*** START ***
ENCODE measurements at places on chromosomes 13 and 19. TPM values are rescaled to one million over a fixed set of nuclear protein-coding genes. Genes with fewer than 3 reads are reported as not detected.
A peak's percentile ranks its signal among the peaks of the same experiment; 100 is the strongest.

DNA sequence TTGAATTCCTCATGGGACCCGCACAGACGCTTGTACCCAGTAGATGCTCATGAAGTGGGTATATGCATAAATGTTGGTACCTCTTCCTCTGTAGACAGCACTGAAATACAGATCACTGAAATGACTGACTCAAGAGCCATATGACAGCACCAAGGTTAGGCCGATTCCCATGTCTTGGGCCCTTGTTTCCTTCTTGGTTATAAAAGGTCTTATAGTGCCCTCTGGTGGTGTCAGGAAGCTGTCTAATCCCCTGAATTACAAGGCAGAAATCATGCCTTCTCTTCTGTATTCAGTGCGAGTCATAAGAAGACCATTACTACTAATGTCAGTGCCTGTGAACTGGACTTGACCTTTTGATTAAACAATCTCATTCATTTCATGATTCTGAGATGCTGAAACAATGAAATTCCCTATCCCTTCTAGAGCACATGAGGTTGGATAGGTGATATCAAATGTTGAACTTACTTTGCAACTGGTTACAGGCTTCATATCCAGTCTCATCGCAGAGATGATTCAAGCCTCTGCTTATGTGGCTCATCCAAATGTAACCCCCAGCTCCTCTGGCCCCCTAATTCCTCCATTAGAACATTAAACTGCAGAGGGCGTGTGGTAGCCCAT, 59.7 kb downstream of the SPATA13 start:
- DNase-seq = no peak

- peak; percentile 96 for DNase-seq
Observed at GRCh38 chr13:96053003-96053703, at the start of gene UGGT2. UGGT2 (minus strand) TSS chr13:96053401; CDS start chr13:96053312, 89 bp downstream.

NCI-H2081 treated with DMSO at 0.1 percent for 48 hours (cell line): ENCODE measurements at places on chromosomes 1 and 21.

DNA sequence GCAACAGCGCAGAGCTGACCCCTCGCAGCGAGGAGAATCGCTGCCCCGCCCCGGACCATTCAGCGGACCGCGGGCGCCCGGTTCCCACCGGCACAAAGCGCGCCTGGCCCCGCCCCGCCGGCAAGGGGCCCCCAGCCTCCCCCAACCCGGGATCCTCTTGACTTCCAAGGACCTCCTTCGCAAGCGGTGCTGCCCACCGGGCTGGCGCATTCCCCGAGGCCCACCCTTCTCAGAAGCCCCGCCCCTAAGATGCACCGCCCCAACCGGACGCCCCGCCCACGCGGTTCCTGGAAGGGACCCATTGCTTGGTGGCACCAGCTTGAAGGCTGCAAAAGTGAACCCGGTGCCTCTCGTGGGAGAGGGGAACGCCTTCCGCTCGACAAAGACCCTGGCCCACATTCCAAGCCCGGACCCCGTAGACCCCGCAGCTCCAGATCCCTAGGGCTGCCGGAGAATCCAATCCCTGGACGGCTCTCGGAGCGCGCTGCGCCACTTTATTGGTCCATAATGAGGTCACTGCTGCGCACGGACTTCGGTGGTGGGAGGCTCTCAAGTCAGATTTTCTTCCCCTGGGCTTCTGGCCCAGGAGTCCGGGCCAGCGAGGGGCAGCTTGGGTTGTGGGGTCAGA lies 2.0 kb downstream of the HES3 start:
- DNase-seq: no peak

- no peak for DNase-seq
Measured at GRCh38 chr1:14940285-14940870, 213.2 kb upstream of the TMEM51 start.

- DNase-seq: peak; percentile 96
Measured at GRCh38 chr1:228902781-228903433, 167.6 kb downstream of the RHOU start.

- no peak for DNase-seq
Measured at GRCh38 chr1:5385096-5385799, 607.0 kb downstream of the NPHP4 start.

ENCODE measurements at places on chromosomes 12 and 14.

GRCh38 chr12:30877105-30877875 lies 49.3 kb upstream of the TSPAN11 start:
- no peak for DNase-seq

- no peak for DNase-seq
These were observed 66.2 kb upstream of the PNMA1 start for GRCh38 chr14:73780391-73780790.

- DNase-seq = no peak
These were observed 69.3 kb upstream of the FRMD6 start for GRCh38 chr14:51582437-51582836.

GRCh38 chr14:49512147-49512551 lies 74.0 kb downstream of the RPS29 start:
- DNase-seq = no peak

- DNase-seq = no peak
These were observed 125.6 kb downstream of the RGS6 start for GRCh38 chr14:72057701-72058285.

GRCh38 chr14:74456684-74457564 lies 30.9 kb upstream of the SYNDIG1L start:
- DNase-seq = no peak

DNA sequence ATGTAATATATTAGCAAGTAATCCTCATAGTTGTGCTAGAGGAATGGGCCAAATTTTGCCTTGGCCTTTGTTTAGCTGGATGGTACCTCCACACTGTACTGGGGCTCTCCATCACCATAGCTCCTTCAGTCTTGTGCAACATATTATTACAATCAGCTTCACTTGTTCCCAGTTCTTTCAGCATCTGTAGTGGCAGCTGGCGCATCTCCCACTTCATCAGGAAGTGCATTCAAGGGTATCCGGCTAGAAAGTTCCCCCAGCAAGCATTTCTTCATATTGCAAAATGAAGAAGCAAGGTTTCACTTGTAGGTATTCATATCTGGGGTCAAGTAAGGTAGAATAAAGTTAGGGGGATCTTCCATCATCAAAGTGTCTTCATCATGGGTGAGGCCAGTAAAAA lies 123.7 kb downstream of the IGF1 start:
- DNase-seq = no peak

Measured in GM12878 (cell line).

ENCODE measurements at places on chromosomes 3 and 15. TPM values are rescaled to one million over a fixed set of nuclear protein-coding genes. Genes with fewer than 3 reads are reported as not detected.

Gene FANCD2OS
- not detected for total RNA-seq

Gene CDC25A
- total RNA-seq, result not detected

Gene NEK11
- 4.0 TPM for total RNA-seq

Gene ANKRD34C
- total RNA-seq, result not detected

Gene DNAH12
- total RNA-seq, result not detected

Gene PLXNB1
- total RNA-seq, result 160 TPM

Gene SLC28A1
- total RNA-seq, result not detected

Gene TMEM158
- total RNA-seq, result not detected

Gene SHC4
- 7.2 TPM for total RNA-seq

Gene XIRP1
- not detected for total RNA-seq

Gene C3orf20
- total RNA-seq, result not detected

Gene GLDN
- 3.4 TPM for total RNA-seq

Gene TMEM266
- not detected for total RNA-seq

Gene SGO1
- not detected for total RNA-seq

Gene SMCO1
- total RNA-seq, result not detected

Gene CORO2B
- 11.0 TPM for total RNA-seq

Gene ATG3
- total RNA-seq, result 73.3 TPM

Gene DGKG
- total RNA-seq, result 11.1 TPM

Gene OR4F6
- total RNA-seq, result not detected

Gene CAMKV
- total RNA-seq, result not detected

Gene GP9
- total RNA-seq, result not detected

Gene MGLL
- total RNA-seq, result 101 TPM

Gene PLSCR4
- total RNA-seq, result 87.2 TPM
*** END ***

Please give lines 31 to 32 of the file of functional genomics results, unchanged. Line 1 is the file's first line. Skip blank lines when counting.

Measured in GM12878 (cell line).

ENCODE measurements at places on chromosomes 3 and 15. TPM values are rescaled to one million over a fixed set of nuclear protein-coding genes. Genes with fewer than 3 reads are reported as not detected.